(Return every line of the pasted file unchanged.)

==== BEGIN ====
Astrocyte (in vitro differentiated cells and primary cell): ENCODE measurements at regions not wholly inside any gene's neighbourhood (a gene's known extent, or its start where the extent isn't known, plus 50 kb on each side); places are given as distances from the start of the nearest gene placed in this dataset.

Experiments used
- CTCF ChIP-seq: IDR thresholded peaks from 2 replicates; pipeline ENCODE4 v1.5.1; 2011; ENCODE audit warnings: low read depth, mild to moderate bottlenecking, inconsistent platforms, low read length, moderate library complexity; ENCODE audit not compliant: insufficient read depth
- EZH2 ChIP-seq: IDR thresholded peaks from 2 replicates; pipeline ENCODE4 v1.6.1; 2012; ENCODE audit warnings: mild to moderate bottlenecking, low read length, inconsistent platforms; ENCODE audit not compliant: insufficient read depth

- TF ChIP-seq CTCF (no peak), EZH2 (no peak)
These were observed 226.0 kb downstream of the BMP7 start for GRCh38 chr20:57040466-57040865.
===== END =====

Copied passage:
Astrocyte (in vitro differentiated cells and primary cell): ENCODE measurements at regions not wholly inside any gene's neighbourhood (a gene's known extent, or its start where the extent isn't known, plus 50 kb on each side); places are given as distances from the start of the nearest gene placed in this dataset.

Experiments used
- CTCF ChIP-seq: IDR thresholded peaks from 2 replicates; pipeline ENCODE4 v1.5.1; 2011; ENCODE audit warnings: low read depth, mild to moderate bottlenecking, inconsistent platforms, low read length, moderate library complexity; ENCODE audit not compliant: insufficient read depth
- EZH2 ChIP-seq: IDR thresholded peaks from 2 replicates; pipeline ENCODE4 v1.6.1; 2012; ENCODE audit warnings: mild to moderate bottlenecking, low read length, inconsistent platforms; ENCODE audit not compliant: insufficient read depth

- TF ChIP-seq CTCF (no peak), EZH2 (no peak)
These were observed 226.0 kb downstream of the BMP7 start for GRCh38 chr20:57040466-57040865.